Thursday, October 30, 2008


Another "senior" Liberal, who refuses to be named, probably because his/her analysis is so ridiculously obvious to be embarrassing. You mean, electability is a consideration?:
'Getting an electable leader' will be crucial, one insider says, if the party is to position itself as a viable alternative to the Tories

Thought I might put up a poll, to see if others agree with the electability argument:


Anonymous said...

Thanks for a good laugh, Steve.

I answered for the Herculean challenge, btw.

The only caveat I will add is the example of the Democrats quick rallying around Kerry in the 2004 Democratic primary race.

It is possible to take the theme of "electability" too far, meaning folks become so focused on the resume that they forget the other aspects - connecting with voters, comfortable in their own skin, having a clear vision, ability to run a successful campaign, etc. These are qualities people sometimes think all politicians possess but which some possess in spades compared to others.

A charismatic person can overcome a candidate who "on paper" looks like they ought to waltz right into office (as we have all seen in various situations).

I suspect that may have been what the "mystery" talker was trying to explain. With my particularly low opinion of Canadian journalists at the moment, I wouldn't be surprised if the writer is the one who watered it down to a ridiculously obvious point. Perhaps they just explained the observation on the only only level they could understand ; ).

Steve V said...

Fair point on Kerry for sure. What looks strong at one moment in time, looks much different after the candidate begins to wear.

Anonymous said...

How can we really know who has that magic quality we call electability? Of course the boosters of the various candidates will all argue hard that their guy/gal has the royal jelly. But really it's like reading tea leaves, casting a voodoo spell or trying to levatate a table using only the power of your mind. Ultimately it's in the hands of the voters. Maybe we should just poll every day. The other wild cards are verbal gaffees, scandals and all manner of other random events that can quickly turn a politician from electable to roadkill in a matter of days.

Anonymous said...


Is it obvious? Is it? Because you guys did pick Dion last time, right?

Anonymous said...

Just in: Harper calls for review of financial systems. Another idea taken from the unelectable Dion. Goes to show, all you need is good hair and an ability to steal shamelessly.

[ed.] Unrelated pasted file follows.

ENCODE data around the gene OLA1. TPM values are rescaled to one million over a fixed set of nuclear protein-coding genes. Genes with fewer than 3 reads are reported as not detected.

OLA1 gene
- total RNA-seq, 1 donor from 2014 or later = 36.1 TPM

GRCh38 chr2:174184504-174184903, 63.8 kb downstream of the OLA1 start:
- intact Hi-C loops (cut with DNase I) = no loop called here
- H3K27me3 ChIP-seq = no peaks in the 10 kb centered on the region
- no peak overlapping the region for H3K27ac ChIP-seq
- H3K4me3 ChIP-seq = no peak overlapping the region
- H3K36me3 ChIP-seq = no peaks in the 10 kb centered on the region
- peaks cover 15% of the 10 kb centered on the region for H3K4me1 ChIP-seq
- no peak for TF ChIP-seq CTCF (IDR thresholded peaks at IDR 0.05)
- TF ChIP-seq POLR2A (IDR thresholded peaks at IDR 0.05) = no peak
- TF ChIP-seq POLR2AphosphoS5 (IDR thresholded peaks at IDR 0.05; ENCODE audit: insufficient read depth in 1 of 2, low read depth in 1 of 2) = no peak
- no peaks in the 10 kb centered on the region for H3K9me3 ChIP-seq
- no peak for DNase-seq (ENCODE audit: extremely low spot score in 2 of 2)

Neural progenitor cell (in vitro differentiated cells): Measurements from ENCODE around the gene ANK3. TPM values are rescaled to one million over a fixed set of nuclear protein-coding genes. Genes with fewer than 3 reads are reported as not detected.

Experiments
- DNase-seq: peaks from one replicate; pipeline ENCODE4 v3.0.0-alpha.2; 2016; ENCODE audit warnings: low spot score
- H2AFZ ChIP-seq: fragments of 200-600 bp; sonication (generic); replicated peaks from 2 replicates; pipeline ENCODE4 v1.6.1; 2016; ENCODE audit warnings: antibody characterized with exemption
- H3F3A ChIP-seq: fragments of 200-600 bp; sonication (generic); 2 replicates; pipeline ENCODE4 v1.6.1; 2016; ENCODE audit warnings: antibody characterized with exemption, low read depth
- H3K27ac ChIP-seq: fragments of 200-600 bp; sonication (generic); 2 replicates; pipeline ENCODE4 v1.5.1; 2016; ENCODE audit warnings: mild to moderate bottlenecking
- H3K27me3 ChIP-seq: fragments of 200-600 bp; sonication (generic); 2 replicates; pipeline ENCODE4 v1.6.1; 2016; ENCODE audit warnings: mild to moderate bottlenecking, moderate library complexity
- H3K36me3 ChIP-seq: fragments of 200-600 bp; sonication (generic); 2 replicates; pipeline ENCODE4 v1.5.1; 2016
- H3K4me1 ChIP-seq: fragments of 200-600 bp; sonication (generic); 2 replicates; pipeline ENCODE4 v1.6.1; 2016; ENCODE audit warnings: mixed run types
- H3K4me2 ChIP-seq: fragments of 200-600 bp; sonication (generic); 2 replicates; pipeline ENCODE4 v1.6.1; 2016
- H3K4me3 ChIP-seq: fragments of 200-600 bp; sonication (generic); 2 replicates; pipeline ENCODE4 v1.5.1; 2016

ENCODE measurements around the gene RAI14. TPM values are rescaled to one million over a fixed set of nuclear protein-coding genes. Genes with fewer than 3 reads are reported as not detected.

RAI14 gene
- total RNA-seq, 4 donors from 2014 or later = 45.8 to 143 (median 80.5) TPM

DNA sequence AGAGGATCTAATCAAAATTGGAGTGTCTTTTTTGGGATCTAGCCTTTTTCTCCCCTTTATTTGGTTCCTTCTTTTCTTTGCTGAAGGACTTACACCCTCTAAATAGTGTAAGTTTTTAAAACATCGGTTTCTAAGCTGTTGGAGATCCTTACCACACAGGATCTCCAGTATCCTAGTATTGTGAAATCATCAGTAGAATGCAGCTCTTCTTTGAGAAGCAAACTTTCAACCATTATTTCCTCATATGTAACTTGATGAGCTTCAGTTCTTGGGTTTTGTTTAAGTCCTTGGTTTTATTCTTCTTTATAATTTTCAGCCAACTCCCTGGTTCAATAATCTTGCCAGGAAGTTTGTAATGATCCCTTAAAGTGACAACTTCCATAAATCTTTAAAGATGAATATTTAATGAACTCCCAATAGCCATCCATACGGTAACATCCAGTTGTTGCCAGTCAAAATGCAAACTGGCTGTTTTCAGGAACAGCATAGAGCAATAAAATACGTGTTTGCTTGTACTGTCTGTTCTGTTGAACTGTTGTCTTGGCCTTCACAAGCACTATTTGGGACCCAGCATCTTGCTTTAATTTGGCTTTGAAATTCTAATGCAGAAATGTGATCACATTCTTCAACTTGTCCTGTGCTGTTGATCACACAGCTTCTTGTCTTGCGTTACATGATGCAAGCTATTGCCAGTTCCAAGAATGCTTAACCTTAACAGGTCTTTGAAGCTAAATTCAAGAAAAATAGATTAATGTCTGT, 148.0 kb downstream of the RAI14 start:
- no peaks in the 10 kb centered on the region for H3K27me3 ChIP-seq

Anonymous said...

Oh good grief. Just pick someone who appears remotely shag-able.

Of course that just eliminated the usual suspects.

Anthony said...

i had to vote for volpemania

because its mad night

and his conituency is throwing a party at the local cemetary

WesternGrit said...

Ruby Dhalla, Scott Brison, Brian Tobin, Ralph Goodale, Justin Trudeau, Jane Stewart, and several others are all relatively good-looking, personally charming, quick on their feet, AND (unlike several conservative options) actually are quite intelligent... any one of them.

We have lots of talent folks. It's just that, being the "policy-focused" group we are (we LOVE policy - heck, we even have a platform during an election), we tend to forget about the need for good "retail politics"...

Anonymous said...

Dion was not electable, so talking about electability in a leader is apposite, if obvious.

Michael Ignatieff would be such an electable leader for the Libs:

a) He would turn the page on the Trudeau vision of Canada which is long overdue for the Liberal Party.

b) He doesn’t think participating in a war is inherently bad, even one started by George W. Bush.

c) He can be open-minded on tough labour strife, as shown in his backing of Margaret Thatcher in the bitter coal miner’s strike in England.

If he can get past the Liberal leadership convention, he’ll make a worthy opponent for Harper. If I was Iggy, my first order of business would be to co-opt Justin Trudeau.

People say his stay outside of Canada is a minus, to me it is clearly a plus, having lived in England and the U.S. broadened his scope and gave him a dose of realism.